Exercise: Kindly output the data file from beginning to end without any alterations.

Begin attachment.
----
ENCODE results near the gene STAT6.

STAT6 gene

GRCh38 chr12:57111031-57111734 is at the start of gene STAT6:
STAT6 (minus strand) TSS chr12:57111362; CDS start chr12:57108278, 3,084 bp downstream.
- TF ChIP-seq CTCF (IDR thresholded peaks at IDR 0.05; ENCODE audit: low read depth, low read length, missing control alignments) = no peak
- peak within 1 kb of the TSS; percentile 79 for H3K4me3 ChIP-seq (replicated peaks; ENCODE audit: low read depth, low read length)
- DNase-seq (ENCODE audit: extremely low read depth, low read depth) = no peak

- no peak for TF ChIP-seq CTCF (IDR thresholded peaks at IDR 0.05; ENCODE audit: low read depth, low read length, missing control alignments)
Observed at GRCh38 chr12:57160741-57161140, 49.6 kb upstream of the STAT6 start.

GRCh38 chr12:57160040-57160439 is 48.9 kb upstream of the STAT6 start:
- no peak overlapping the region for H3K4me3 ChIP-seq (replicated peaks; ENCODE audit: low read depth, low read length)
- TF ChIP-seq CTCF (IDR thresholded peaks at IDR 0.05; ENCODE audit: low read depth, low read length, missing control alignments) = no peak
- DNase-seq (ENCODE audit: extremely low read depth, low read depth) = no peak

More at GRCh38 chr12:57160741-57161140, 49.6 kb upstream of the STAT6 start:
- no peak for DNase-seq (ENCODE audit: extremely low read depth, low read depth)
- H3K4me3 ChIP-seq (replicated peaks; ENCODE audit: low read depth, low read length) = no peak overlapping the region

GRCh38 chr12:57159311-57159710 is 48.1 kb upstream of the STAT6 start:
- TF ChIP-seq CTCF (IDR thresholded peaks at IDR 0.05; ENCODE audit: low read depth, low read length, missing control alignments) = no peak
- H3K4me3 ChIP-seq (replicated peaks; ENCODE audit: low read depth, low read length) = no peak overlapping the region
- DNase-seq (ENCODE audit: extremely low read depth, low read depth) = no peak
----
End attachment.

ENCODE results near the gene STAT6.

STAT6 gene

GRCh38 chr12:57111031-57111734 is at the start of gene STAT6:
STAT6 (minus strand) TSS chr12:57111362; CDS start chr12:57108278, 3,084 bp downstream.
- TF ChIP-seq CTCF (IDR thresholded peaks at IDR 0.05; ENCODE audit: low read depth, low read length, missing control alignments) = no peak
- peak within 1 kb of the TSS; percentile 79 for H3K4me3 ChIP-seq (replicated peaks; ENCODE audit: low read depth, low read length)
- DNase-seq (ENCODE audit: extremely low read depth, low read depth) = no peak

- no peak for TF ChIP-seq CTCF (IDR thresholded peaks at IDR 0.05; ENCODE audit: low read depth, low read length, missing control alignments)
Observed at GRCh38 chr12:57160741-57161140, 49.6 kb upstream of the STAT6 start.

GRCh38 chr12:57160040-57160439 is 48.9 kb upstream of the STAT6 start:
- no peak overlapping the region for H3K4me3 ChIP-seq (replicated peaks; ENCODE audit: low read depth, low read length)
- TF ChIP-seq CTCF (IDR thresholded peaks at IDR 0.05; ENCODE audit: low read depth, low read length, missing control alignments) = no peak
- DNase-seq (ENCODE audit: extremely low read depth, low read depth) = no peak

More at GRCh38 chr12:57160741-57161140, 49.6 kb upstream of the STAT6 start:
- no peak for DNase-seq (ENCODE audit: extremely low read depth, low read depth)
- H3K4me3 ChIP-seq (replicated peaks; ENCODE audit: low read depth, low read length) = no peak overlapping the region

GRCh38 chr12:57159311-57159710 is 48.1 kb upstream of the STAT6 start:
- TF ChIP-seq CTCF (IDR thresholded peaks at IDR 0.05; ENCODE audit: low read depth, low read length, missing control alignments) = no peak
- H3K4me3 ChIP-seq (replicated peaks; ENCODE audit: low read depth, low read length) = no peak overlapping the region
- DNase-seq (ENCODE audit: extremely low read depth, low read depth) = no peak